Uses This

A collection of nerdy interviews asking people from all walks of life what they use to get the job done.

A picture of Chanda Prescod-Weinstein

Chanda Prescod-Weinstein

Theoretical cosmologist

Who are you, and what do you do?

I'm Chanda Prescod-Weinstein, theoretical cosmologist, currently the Martin Luther King Postdoctoral Fellow in the Department of Physics at M.I.T. This means that I do a lot of reading and calculus in the hopes that I can figure out how the universe evolved and what most of the matter and energy content in it is made of. I think of myself as a theoretical physicist because quantum field theory is pretty foundational to my day to day work, but I also have degrees in astronomy and my work intersects with astrophysical research.

What hardware do you use?

Probably the single most important piece of equipment I own are my Bose QC20i headphones (and the iPhone 6 they are usually attached to). As an introvert who is sensitive to external noises, it helps me gain a little control over my environment. Next most important is my Apple iPad Air 2. Unless I am going out for food or a stroll with my husband, my iPad is probably with me. I do almost all of my scientific publication reading on it, using my Maglus Stylus to make annotations. My Maglus really completes the setup.

For all my heavy computing/typing needs, I use a 15" MacBook Pro. For a long time I was opposed to using a Mac, but almost everyone in the astronomy community uses one, so eventually I gave in so that I can more easily use astronomy software. Of course, I need to be able to do calculations, but I also have a bit of a tendon condition in my writing hand. To make things easier on my wrist, I use a Pilot Vanishing Fountain Pen in a Moleskine notebook or glossy magazine paper.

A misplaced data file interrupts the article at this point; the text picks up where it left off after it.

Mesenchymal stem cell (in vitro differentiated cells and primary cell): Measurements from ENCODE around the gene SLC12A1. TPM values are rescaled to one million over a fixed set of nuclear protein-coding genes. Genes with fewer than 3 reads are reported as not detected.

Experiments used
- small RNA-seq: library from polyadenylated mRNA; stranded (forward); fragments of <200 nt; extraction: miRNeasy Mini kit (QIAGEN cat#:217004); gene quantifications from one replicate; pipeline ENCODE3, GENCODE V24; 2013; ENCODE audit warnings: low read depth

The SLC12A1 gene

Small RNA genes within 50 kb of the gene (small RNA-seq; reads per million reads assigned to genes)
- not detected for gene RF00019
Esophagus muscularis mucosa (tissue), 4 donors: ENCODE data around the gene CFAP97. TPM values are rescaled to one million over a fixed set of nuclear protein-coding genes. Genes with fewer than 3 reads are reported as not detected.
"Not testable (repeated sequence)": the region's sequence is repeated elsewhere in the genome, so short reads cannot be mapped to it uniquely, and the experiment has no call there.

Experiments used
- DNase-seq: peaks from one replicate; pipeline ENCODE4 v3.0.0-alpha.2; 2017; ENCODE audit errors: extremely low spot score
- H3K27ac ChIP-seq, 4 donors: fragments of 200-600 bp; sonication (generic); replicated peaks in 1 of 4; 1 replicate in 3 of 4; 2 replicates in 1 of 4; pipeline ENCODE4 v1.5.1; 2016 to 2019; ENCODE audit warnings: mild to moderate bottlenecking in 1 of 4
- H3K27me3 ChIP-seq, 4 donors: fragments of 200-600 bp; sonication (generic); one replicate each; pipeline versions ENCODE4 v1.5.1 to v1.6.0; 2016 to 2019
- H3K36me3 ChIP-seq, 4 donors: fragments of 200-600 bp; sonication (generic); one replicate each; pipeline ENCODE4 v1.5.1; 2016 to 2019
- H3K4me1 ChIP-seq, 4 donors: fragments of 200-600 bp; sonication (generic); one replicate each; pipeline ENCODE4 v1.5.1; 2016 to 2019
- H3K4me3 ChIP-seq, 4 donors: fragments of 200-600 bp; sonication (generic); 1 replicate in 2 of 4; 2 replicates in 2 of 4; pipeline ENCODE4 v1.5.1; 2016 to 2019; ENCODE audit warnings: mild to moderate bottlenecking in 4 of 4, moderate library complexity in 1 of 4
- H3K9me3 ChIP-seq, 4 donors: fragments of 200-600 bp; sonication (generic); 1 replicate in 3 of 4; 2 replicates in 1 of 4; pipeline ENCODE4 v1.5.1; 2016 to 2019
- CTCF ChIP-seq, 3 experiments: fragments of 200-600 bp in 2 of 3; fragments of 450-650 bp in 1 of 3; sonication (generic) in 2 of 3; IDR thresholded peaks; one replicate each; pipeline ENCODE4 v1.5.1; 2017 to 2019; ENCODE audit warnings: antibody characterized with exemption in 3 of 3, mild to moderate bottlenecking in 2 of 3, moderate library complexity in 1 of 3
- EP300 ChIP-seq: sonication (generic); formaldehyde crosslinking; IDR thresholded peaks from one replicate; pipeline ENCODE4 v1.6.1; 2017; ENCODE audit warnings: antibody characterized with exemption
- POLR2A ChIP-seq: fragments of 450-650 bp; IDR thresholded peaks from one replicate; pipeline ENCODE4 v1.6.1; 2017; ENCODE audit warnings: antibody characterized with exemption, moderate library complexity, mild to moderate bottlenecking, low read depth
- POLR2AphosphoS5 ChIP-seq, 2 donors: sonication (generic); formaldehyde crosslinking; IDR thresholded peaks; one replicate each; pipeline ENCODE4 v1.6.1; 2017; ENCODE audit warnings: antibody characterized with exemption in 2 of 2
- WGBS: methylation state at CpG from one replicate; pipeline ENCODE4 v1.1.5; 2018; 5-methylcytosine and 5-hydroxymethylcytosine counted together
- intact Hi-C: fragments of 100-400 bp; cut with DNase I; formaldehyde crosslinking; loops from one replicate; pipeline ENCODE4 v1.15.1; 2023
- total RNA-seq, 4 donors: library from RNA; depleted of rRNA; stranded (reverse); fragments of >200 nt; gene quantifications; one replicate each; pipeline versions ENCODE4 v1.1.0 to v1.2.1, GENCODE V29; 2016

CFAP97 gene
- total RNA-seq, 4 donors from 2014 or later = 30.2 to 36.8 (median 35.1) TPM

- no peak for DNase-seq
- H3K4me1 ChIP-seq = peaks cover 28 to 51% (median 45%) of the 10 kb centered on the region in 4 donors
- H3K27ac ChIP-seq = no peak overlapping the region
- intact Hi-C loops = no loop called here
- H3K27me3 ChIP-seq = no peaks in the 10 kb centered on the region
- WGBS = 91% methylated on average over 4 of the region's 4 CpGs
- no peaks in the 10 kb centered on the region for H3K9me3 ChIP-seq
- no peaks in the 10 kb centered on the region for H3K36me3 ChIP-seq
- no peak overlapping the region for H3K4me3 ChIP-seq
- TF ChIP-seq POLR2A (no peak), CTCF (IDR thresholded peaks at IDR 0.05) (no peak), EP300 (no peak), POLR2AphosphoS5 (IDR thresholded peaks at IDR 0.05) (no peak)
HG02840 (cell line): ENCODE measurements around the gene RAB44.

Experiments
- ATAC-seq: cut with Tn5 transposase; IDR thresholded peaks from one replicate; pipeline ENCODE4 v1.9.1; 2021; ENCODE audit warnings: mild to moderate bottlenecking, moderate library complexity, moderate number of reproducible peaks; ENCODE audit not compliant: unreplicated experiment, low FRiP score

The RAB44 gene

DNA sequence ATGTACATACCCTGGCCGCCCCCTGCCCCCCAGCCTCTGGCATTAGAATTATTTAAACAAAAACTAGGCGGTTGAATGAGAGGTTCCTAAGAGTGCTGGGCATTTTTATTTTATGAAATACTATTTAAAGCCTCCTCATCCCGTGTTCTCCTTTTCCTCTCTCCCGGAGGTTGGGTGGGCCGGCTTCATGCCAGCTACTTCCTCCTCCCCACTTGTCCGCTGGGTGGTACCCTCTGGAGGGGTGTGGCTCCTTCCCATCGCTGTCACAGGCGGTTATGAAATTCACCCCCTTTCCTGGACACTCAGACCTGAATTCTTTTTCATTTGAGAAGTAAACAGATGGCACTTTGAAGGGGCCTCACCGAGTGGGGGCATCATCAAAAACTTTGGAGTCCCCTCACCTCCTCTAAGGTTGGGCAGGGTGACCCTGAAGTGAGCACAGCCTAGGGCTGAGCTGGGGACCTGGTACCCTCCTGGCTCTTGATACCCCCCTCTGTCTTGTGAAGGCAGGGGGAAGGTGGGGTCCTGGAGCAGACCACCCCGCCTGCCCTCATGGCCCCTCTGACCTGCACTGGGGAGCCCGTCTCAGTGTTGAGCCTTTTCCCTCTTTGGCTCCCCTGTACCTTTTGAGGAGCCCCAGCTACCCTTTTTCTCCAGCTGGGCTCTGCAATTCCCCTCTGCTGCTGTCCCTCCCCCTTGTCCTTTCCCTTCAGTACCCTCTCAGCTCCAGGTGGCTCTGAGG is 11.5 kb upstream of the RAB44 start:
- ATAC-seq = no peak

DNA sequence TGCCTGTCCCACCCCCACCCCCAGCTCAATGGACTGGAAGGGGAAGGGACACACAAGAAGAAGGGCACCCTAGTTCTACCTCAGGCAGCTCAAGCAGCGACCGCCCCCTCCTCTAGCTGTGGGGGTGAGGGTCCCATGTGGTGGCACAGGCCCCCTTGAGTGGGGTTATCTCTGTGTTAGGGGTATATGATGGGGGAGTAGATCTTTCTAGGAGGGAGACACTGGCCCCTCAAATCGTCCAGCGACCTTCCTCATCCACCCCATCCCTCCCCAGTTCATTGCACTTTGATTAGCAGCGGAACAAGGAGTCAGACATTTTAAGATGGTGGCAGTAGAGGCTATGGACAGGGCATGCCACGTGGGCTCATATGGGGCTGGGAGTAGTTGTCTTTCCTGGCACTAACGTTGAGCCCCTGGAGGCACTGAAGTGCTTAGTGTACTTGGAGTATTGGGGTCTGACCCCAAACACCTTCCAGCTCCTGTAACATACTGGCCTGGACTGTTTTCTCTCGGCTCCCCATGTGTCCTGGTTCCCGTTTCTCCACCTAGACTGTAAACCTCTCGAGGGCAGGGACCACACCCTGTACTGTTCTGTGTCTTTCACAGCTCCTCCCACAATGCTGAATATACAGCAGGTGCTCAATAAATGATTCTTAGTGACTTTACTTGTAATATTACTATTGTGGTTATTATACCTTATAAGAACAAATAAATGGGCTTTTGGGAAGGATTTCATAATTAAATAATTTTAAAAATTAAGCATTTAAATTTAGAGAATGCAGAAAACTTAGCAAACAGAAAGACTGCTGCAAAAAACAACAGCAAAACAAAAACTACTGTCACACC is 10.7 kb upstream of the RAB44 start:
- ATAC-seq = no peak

And what software?

On my iPad the most important app is GoodReader. I do almost all of my reading and highlighting in it, using SugarSync and Dropbox to organize my personal and shared project files. When I want to take notes or highlight non-computer readable text, I use iAnnotate. When a computer is necessary for calculations or to make plots, Mathematica is my first choice because that's what my students like to use.

Recently I've also been learning how to do cosmological calculations using software called CosmoSIS. If you feed CosmoSIS some basic theoretical premises, it can predict the astronomical data that we should observe if the theory is correct.

What would be your dream setup?

I wish my MacBook Pro would fold up somehow. Also, I think it should have a touch screen. Sometimes I forget it doesn't and start pushing things on my screen. I wish I could add a 12" iPad into the rotation so that it made more sense to use it for calculations, although that Sony e-paper notepad is looking increasingly interesting, maybe at a lower price point or with more capabilities. Also, it would be great if someone could sell a Moleskine-like notebook with glossy paper in it. That would be perfect.